Supreme Court Lawyer 'Can't Think of Something More Dangerous to Our Democracy' Than Dershowitz's Trump Defense Becoming Precedent

A Supreme Court lawyer said in an interview with MSNBC on Thursday that he could not think of anything "more dangerous to our democracy" than the arguments of President Donald Trump's defense lawyer, Alan Dershowitz, in Trump's ongoing impeachment trial.

Neal Katyal, who served as the Acting Solicitor General from May 2010 to June 2011, made the remarks in an interview with Chuck Todd, host of Meet the Press and the political director of NBC News.

In the interview, Todd referred to Dershowitz's argument in the Senate trial that Trump's "quid pro quo" deal with the Ukrainian government did not constitute an impeachable offense.

"You can't acquit him on the basis of the facts, because the factual record is against the president, and the president hasn't even bothered introducing any facts into his defense," Katyal said. "So, I think the only way you could read an acquittal tomorrow is on the basis of the Dershowitz argument, which would be, I think, one of the most destructive precedents to have existed in our nation's history. It would empower a president to use the full suite of his powers as commander-in-chief to assure his reelection. I can't think of something more dangerous to our democracy."

Newsweek subscription offers >

Twitter

The House of Representatives impeached Trump in December for obstructing Congress and abusing his presidential power by threatening to withhold aid from Ukraine unless that country's government opened an investigation into his political rival, former Vice President Joe Biden.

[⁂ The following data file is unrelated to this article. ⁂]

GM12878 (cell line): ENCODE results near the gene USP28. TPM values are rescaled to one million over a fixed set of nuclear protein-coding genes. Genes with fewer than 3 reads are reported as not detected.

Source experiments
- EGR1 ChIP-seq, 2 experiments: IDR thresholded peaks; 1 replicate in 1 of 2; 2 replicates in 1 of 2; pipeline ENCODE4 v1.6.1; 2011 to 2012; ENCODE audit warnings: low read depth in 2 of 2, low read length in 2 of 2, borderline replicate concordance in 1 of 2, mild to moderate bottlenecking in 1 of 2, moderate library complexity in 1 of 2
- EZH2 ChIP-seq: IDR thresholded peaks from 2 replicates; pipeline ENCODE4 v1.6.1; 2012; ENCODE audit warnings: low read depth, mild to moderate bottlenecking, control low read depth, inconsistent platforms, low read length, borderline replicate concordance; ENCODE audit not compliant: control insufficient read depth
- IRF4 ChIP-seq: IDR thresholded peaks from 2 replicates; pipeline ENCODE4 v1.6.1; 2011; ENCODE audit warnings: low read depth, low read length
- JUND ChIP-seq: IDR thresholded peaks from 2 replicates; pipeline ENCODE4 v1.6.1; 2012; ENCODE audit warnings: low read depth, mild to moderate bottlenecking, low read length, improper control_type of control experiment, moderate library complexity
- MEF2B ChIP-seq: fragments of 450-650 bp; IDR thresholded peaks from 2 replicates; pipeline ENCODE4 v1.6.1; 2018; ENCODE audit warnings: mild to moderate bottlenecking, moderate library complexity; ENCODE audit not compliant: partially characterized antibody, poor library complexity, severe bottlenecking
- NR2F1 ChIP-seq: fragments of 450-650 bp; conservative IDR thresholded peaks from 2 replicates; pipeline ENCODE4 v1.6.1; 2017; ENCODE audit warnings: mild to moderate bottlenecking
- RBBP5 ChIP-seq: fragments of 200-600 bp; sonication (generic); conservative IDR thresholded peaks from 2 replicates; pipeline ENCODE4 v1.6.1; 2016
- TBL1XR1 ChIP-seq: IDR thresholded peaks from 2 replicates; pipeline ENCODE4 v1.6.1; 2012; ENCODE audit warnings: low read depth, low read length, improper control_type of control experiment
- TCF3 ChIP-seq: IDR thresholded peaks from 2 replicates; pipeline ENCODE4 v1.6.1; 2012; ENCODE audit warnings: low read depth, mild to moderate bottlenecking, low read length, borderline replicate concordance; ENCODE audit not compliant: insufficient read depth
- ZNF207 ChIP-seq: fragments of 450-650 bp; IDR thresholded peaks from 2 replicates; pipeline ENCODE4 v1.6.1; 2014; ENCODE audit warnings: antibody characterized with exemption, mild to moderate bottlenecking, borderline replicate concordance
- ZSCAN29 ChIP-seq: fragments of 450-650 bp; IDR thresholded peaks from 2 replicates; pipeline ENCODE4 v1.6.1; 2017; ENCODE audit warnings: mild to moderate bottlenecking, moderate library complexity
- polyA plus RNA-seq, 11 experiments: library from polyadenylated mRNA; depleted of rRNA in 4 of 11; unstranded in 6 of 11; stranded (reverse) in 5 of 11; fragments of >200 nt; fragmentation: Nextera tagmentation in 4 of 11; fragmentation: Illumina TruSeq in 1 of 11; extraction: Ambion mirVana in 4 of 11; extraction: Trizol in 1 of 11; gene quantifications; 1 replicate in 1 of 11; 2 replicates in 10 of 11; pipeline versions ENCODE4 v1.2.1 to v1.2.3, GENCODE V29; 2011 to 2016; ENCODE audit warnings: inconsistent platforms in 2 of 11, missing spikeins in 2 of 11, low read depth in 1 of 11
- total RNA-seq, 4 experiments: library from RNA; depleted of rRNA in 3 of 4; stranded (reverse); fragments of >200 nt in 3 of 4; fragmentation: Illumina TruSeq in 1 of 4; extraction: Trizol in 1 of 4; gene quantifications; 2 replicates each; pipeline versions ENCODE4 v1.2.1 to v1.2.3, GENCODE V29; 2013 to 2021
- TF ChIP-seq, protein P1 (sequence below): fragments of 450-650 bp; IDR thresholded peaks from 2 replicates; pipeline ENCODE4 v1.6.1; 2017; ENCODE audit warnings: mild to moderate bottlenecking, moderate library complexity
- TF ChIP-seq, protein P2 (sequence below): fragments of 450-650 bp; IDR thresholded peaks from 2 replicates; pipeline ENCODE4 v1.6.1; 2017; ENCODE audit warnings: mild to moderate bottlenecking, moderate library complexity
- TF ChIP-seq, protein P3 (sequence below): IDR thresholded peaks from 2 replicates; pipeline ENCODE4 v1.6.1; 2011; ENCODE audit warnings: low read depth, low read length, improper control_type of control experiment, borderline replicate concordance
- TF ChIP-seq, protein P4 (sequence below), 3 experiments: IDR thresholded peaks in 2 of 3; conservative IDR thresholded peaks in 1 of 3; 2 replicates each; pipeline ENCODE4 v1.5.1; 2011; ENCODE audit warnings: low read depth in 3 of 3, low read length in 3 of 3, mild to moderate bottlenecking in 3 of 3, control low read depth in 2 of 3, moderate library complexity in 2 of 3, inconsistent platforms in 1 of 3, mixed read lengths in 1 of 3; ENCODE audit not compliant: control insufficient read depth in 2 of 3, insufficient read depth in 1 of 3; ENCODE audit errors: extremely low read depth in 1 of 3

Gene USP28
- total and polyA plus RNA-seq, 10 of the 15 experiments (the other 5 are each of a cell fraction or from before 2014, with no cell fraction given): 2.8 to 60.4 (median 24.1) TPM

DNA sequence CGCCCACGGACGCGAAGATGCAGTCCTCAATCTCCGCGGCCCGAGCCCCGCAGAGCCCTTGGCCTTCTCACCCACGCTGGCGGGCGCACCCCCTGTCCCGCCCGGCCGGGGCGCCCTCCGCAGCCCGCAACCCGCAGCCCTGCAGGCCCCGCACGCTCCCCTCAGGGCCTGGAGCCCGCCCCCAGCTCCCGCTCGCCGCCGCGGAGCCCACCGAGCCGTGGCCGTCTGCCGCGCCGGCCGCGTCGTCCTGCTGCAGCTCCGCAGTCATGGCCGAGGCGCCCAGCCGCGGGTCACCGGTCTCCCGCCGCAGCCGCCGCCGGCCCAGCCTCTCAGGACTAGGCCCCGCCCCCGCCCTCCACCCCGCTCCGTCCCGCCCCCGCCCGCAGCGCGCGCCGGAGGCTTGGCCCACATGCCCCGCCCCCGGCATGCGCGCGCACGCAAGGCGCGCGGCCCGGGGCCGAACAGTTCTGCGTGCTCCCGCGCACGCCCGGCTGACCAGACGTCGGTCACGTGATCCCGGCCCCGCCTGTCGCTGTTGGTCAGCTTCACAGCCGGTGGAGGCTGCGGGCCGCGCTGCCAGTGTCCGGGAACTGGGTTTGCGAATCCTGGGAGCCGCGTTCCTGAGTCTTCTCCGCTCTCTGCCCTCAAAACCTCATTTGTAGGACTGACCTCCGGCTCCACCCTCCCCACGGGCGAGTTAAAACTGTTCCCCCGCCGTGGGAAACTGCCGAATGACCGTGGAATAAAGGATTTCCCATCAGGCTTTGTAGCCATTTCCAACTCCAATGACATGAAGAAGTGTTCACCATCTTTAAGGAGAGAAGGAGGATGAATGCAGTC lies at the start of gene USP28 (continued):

Newsweek subscription offers >

The Constitution dictates that after a public official is impeached, they are given a trial before the Senate, which will determine whether or not to remove that official from office.

As Katyal mentioned in his conversation with Todd, the argument of one member of the president's defense team, Yale-educated lawyer Alan Dershowitz, hinges on the idea that Trump was within his powers as the chief executive to request that Ukraine conduct an investigation against Biden, for the president's own personal gain.

Dershowitz has compared Trump's "quid pro quo" deal with Ukraine to the conduct of Abraham Lincoln during the American Civil War. Lincoln's request that U.S. Army soldiers from Indiana be allowed to return home from the frontlines to vote for Republicans in the election of 1864, Dershowitz argued, was no different from Trump's threat to withhold aid from Ukraine unless its government conducted an investigation into Biden.

The Constitution states that the President of the United States is the ultimate commander-in-chief of all U.S. military forces. It does not address a president having political authority over foreign countries.

Neal Katyal
Georgetown University Law Center professor Neal Katyal testifies during a hearing before the Senate Armed Services Committee April 26, 2007 on Capitol Hill in Washington, DC. Alex Wong/Getty
Supreme Court Lawyer 'Can't Think of Something More Dangerous to Our Democracy' Than Dershowitz's Trump Defense Becoming Precedent | U.S.